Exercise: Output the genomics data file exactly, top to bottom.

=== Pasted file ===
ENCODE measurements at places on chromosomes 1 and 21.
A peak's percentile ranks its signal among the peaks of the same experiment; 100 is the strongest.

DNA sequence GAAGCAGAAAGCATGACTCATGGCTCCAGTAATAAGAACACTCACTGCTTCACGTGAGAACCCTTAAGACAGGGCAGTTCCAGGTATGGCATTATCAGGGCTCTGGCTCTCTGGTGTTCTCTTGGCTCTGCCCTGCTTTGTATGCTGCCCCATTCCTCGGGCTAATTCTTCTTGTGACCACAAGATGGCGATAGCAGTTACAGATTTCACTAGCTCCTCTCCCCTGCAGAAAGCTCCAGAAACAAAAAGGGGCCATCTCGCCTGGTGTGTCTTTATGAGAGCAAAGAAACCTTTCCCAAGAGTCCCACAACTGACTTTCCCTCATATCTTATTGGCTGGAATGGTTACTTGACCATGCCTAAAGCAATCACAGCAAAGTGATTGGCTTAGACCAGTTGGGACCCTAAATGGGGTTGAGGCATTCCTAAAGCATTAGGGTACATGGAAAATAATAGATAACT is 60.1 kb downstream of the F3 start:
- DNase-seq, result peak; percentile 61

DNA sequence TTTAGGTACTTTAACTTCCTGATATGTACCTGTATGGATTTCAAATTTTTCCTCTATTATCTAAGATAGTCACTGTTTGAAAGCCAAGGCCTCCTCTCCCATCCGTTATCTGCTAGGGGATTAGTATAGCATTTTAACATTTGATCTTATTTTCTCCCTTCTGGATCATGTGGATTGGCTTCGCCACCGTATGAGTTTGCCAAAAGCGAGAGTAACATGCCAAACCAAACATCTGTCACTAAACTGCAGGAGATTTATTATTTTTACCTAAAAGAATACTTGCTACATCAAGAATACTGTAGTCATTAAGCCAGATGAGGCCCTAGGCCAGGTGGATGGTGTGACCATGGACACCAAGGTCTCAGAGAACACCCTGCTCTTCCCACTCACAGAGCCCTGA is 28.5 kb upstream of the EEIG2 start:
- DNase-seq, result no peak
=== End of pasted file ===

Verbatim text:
ENCODE measurements at places on chromosomes 1 and 21.
A peak's percentile ranks its signal among the peaks of the same experiment; 100 is the strongest.

DNA sequence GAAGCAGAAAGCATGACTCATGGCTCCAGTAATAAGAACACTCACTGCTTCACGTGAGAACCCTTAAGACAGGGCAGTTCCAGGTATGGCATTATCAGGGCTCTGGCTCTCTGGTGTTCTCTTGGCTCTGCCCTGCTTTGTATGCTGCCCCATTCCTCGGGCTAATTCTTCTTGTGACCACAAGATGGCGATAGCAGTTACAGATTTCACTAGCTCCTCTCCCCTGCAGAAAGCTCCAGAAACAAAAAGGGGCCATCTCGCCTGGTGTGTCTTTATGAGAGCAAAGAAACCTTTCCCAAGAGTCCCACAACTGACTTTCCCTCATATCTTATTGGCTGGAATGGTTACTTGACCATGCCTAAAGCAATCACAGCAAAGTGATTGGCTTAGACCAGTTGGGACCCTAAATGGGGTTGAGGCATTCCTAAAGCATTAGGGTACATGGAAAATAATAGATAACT is 60.1 kb downstream of the F3 start:
- DNase-seq, result peak; percentile 61

DNA sequence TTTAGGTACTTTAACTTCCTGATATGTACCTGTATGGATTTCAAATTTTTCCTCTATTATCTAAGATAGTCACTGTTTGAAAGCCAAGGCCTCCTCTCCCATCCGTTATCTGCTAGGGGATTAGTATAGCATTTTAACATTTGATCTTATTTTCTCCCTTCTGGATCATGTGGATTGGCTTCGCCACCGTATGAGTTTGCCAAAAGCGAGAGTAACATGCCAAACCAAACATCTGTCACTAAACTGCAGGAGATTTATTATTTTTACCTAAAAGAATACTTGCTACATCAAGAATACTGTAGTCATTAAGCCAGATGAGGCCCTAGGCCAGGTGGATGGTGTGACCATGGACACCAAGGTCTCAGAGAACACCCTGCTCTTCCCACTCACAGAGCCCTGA is 28.5 kb upstream of the EEIG2 start:
- DNase-seq, result no peak